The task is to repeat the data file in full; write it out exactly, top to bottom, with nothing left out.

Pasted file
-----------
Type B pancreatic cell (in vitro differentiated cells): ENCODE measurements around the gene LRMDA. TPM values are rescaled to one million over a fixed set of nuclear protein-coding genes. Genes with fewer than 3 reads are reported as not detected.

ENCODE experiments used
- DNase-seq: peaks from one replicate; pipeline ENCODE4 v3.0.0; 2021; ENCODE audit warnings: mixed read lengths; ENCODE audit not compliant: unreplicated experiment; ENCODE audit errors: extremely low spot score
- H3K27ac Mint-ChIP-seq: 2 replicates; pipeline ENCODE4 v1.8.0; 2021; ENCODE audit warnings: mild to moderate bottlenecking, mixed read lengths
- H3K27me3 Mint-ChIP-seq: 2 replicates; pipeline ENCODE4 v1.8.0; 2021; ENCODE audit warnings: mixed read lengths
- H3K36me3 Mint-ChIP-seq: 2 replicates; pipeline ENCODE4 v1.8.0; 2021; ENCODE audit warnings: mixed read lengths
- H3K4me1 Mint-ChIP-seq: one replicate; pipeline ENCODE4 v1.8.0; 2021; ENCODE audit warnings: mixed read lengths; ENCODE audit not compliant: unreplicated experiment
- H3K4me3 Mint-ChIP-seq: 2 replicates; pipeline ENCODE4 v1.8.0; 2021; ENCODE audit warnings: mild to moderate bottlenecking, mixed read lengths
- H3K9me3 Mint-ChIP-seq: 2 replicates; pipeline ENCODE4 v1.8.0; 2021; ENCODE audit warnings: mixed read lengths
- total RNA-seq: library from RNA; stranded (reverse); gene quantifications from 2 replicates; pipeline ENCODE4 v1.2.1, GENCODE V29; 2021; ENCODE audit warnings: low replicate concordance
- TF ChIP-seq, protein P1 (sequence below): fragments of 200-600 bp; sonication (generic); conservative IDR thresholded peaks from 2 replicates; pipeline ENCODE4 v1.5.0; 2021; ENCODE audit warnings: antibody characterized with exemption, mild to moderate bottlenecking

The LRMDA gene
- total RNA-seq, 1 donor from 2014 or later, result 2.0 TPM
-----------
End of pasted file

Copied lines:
Type B pancreatic cell (in vitro differentiated cells): ENCODE measurements around the gene LRMDA. TPM values are rescaled to one million over a fixed set of nuclear protein-coding genes. Genes with fewer than 3 reads are reported as not detected.

ENCODE experiments used
- DNase-seq: peaks from one replicate; pipeline ENCODE4 v3.0.0; 2021; ENCODE audit warnings: mixed read lengths; ENCODE audit not compliant: unreplicated experiment; ENCODE audit errors: extremely low spot score
- H3K27ac Mint-ChIP-seq: 2 replicates; pipeline ENCODE4 v1.8.0; 2021; ENCODE audit warnings: mild to moderate bottlenecking, mixed read lengths
- H3K27me3 Mint-ChIP-seq: 2 replicates; pipeline ENCODE4 v1.8.0; 2021; ENCODE audit warnings: mixed read lengths
- H3K36me3 Mint-ChIP-seq: 2 replicates; pipeline ENCODE4 v1.8.0; 2021; ENCODE audit warnings: mixed read lengths
- H3K4me1 Mint-ChIP-seq: one replicate; pipeline ENCODE4 v1.8.0; 2021; ENCODE audit warnings: mixed read lengths; ENCODE audit not compliant: unreplicated experiment
- H3K4me3 Mint-ChIP-seq: 2 replicates; pipeline ENCODE4 v1.8.0; 2021; ENCODE audit warnings: mild to moderate bottlenecking, mixed read lengths
- H3K9me3 Mint-ChIP-seq: 2 replicates; pipeline ENCODE4 v1.8.0; 2021; ENCODE audit warnings: mixed read lengths
- total RNA-seq: library from RNA; stranded (reverse); gene quantifications from 2 replicates; pipeline ENCODE4 v1.2.1, GENCODE V29; 2021; ENCODE audit warnings: low replicate concordance
- TF ChIP-seq, protein P1 (sequence below): fragments of 200-600 bp; sonication (generic); conservative IDR thresholded peaks from 2 replicates; pipeline ENCODE4 v1.5.0; 2021; ENCODE audit warnings: antibody characterized with exemption, mild to moderate bottlenecking

The LRMDA gene
- total RNA-seq, 1 donor from 2014 or later, result 2.0 TPM